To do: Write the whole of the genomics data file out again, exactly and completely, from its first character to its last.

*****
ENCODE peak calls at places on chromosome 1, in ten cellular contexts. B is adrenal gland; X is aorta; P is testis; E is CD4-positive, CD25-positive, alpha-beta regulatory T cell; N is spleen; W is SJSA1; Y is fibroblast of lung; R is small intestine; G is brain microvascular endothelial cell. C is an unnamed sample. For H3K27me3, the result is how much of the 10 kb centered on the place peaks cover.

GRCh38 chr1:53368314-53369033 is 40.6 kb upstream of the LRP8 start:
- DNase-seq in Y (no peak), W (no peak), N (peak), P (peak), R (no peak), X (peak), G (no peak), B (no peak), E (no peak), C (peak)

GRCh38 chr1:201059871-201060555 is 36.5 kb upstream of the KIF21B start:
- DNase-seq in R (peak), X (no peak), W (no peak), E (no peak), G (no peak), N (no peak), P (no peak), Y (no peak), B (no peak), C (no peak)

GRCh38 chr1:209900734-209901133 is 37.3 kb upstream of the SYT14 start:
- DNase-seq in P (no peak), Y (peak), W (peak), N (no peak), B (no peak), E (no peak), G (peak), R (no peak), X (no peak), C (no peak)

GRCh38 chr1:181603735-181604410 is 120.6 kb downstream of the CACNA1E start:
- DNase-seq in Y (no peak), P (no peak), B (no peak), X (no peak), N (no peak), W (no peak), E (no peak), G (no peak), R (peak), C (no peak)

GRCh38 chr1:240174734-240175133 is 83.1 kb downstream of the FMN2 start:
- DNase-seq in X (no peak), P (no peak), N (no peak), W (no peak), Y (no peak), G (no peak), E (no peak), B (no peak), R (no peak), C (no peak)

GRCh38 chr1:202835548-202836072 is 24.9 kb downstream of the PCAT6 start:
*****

ENCODE peak calls at places on chromosome 1, in ten cellular contexts. B is adrenal gland; X is aorta; P is testis; E is CD4-positive, CD25-positive, alpha-beta regulatory T cell; N is spleen; W is SJSA1; Y is fibroblast of lung; R is small intestine; G is brain microvascular endothelial cell. C is an unnamed sample. For H3K27me3, the result is how much of the 10 kb centered on the place peaks cover.

GRCh38 chr1:53368314-53369033 is 40.6 kb upstream of the LRP8 start:
- DNase-seq in Y (no peak), W (no peak), N (peak), P (peak), R (no peak), X (peak), G (no peak), B (no peak), E (no peak), C (peak)

GRCh38 chr1:201059871-201060555 is 36.5 kb upstream of the KIF21B start:
- DNase-seq in R (peak), X (no peak), W (no peak), E (no peak), G (no peak), N (no peak), P (no peak), Y (no peak), B (no peak), C (no peak)

GRCh38 chr1:209900734-209901133 is 37.3 kb upstream of the SYT14 start:
- DNase-seq in P (no peak), Y (peak), W (peak), N (no peak), B (no peak), E (no peak), G (peak), R (no peak), X (no peak), C (no peak)

GRCh38 chr1:181603735-181604410 is 120.6 kb downstream of the CACNA1E start:
- DNase-seq in Y (no peak), P (no peak), B (no peak), X (no peak), N (no peak), W (no peak), E (no peak), G (no peak), R (peak), C (no peak)

GRCh38 chr1:240174734-240175133 is 83.1 kb downstream of the FMN2 start:
- DNase-seq in X (no peak), P (no peak), N (no peak), W (no peak), Y (no peak), G (no peak), E (no peak), B (no peak), R (no peak), C (no peak)

GRCh38 chr1:202835548-202836072 is 24.9 kb downstream of the PCAT6 start: